Qualifying will now be held on Friday, and the results of qualifying will make up the grid for the sprint race only. The grid for the feature race will be set by the finishing positions of the sprint race.

The only round in which the new race distances won’t be adhered to is the Norisring. Instead, the sprint race will be 120km and the feature race will be 200km.

Teams And Drivers


Car: Audi RS5 Turbo DTM

Audi Sport Team Abt Sportsline,
Drivers: Robin Frijns and Nico Muller

Frijns and Muller remain on board at Abt Sportsline for 2019 after a 2018 season which saw them finish 13th and 10th respectively.

Robin Frijns performed well in his debut year last season, scoring 2nd place finishes at Misano and then Hockenheim to cap off a successful rookie year which was made more difficult by Audi’s tough start to the campaign. With a full season of racing under his belt, Frijns will be hoping to push on and challenge well inside the championship’s top ten in 2019. Judging by the standard he reached on occasion last season, he should achieve that target this year.

Frijns Audi DTM 2019
Robin Frijns finished top at the Lausitzring 2019 preseason test. Image thanks to Audi.

Nico Muller is entering his sixth season with Audi in the DTM, and the Swiss driver will be hoping that 2019 is the breakthrough year he has long been waiting for. Muller struggled at the start of the 2018 season but went on to score two podiums, one at the Hungaroring and one at the Red Bull Ring on his way to 10th in the championship standings. Muller, who despite being a seasoned DTM operator with 84 races under his belt has won just once in the DTM since his debut with Team Rosberg in 2014, despite showing race-winning pace on more than one occasion. He’ll face a tough task given the strength of his Audi teammates but a stronger start than last year would do him the world of good. Solidifying his placing in the top ten at the end of the season would be a good result.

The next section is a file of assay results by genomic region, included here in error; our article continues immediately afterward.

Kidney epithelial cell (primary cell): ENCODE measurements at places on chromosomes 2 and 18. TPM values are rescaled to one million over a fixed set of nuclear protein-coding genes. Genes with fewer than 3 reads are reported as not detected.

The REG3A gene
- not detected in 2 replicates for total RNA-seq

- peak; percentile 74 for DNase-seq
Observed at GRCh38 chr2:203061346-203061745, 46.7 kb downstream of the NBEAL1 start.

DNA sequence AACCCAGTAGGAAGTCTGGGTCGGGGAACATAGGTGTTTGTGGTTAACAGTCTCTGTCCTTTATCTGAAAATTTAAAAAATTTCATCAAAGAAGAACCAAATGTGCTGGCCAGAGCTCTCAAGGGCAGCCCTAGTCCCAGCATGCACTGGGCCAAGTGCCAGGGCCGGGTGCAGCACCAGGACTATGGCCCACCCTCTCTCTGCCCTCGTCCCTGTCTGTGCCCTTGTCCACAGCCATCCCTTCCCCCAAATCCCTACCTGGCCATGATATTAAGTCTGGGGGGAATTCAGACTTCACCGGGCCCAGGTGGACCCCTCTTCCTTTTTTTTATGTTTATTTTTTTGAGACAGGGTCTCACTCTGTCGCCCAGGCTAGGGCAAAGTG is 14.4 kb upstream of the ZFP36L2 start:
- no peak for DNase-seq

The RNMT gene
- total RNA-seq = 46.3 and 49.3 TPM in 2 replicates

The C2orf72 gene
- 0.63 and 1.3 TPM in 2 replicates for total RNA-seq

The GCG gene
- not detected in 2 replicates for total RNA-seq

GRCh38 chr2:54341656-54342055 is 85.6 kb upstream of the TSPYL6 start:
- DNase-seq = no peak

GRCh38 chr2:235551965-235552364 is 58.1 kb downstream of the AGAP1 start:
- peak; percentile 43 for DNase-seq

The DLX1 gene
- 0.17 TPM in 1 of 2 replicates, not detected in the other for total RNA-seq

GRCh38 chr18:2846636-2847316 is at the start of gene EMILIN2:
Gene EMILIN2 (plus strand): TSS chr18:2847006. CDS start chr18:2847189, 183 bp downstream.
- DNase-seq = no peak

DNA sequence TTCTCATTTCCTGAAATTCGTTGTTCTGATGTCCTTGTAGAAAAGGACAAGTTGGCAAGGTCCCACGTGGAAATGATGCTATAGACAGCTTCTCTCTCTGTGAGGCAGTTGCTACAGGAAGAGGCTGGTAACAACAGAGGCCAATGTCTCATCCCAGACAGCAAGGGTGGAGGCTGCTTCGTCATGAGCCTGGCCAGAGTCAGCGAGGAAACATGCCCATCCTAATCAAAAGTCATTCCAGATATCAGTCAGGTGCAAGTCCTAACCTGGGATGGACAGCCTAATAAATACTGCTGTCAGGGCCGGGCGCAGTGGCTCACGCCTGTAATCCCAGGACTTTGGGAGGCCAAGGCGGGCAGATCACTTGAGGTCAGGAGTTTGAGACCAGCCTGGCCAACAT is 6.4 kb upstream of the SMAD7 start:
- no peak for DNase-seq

Audi Sport Team Phoenix
Drivers: Loic Duval and Mike Rockenfeller

Loic Duval will be hoping to build on an improved showing in 2019 where he finished in the points eight times on his way to 17th in the championship standings. It’s safe to say that despite a glittering CV which includes a win at Le Mans and victories in the World Endurance, Japanese Super GT and Formula Nippon championships, Duval hasn’t yet shined in the DTM. However, he will be hoping that the new regulations for 2019 will work to his advantage. He will be looking to add his sole DTM podium which came at Zandvoort in 2018 but the pressure will be on to better the results he has scored in the last two seasons.

2013 champion Mike Rockenfeller completes Team Phoenix’s lineup and 2019 will mark his 13th straight season in the DTM. 11th in the standings last year with two podium finishes at Hockenheim and the Red Bull Ring, Rockenfeller hasn’t really maintained a title challenge since his title-winning season, with his 4th place finish in 2017 being the closest he has come. One of the most experienced drivers on the grid, Rockenfeller is one of the DTM’s best and most consistent operators and you can count on him being near the front if the Audi RS5 DTM is fast. He’ll be hard pressed to be the top dog at Audi given the speed of Rene Rast and emergence of the likes of Frijns, but he’ll be aiming to finish in the top five of the championship at least.